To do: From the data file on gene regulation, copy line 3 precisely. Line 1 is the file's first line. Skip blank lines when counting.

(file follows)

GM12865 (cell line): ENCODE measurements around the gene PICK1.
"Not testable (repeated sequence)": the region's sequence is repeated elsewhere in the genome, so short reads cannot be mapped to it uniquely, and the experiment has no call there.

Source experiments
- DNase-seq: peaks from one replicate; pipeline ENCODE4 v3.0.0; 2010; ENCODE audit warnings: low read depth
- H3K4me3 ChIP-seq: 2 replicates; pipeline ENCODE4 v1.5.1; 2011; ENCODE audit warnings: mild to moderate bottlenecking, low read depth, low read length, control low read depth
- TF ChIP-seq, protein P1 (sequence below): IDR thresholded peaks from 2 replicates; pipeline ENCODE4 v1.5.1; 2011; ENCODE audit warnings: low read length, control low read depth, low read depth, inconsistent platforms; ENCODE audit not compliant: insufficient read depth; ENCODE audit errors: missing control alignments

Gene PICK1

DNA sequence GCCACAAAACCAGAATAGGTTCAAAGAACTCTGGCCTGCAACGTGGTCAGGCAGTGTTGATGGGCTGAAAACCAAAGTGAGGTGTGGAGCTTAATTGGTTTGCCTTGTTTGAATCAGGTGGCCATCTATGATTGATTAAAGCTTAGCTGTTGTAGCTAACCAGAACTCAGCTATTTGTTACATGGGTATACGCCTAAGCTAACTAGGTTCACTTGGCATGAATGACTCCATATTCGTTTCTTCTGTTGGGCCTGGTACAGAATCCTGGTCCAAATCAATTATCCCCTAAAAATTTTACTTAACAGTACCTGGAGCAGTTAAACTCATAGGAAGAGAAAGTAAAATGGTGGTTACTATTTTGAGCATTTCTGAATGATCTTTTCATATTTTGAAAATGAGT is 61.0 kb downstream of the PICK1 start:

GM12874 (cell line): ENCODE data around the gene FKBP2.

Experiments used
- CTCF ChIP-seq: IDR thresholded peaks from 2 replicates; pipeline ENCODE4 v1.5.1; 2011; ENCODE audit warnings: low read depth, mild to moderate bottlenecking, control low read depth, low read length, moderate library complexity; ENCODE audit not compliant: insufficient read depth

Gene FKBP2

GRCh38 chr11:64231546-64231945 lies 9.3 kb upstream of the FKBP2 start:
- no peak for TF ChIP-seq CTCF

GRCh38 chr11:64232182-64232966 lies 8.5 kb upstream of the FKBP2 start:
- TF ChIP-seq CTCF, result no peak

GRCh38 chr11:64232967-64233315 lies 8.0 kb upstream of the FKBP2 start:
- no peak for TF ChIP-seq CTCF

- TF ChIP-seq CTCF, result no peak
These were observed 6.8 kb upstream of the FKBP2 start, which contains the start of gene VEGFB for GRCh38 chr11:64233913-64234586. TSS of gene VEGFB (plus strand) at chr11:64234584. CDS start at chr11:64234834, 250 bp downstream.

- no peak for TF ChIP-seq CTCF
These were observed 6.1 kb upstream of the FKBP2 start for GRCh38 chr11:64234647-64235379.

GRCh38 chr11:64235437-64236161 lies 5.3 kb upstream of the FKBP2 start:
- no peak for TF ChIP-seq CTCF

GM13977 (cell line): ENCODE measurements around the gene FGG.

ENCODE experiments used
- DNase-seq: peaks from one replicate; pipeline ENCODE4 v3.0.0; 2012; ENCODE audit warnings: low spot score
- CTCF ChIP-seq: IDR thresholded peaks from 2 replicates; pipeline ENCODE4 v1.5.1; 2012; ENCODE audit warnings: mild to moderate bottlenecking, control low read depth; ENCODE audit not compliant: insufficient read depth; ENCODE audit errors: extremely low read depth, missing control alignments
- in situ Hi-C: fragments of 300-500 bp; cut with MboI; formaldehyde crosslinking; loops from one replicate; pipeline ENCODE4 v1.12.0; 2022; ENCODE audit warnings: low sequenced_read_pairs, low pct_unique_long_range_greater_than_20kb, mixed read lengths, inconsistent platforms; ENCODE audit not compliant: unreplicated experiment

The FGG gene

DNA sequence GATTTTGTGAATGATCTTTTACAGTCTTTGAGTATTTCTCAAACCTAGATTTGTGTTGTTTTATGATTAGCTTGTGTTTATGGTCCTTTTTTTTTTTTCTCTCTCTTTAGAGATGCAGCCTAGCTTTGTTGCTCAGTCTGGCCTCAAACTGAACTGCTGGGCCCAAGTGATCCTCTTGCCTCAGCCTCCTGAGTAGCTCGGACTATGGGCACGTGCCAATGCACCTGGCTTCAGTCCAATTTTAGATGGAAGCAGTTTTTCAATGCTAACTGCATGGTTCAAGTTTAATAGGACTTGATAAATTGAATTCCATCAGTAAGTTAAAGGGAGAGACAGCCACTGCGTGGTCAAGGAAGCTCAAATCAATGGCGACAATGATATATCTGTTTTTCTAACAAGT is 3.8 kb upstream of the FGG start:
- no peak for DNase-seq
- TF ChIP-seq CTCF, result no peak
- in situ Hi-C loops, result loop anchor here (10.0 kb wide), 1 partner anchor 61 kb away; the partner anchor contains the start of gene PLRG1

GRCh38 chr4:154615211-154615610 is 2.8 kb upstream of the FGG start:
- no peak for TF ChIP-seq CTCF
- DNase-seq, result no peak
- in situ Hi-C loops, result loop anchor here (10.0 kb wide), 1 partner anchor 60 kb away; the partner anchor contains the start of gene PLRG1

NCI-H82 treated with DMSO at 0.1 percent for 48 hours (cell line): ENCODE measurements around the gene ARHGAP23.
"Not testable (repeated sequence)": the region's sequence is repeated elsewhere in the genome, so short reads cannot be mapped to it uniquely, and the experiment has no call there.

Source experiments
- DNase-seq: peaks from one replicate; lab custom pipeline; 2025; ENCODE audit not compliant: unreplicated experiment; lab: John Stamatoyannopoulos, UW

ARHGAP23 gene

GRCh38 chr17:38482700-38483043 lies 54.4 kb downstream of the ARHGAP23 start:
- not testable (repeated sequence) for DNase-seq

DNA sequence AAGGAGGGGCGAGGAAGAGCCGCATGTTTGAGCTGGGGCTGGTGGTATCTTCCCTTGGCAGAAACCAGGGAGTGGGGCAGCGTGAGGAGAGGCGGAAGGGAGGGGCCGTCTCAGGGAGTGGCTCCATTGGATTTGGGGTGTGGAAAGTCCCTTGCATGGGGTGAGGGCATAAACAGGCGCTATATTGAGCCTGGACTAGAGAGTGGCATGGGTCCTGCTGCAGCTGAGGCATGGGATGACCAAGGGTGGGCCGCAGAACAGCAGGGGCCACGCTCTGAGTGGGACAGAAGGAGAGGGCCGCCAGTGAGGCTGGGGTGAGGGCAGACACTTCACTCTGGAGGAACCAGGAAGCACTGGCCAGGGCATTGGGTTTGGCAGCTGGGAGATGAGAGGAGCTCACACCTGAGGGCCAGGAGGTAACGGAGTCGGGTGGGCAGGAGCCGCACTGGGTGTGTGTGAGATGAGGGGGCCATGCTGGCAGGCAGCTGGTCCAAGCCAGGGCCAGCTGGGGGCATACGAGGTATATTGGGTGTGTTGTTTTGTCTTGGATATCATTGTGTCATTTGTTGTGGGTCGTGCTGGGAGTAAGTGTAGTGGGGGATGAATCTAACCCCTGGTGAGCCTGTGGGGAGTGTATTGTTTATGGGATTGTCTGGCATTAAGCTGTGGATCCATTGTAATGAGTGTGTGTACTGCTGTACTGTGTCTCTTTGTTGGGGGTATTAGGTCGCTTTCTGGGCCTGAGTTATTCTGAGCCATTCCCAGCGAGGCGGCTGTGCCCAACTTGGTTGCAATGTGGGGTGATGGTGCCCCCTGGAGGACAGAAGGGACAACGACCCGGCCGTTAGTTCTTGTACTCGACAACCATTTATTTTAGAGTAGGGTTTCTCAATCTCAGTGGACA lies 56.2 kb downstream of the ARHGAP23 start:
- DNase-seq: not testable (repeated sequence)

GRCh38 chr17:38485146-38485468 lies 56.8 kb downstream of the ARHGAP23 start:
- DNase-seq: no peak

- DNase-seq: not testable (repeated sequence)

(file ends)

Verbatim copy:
Source experiments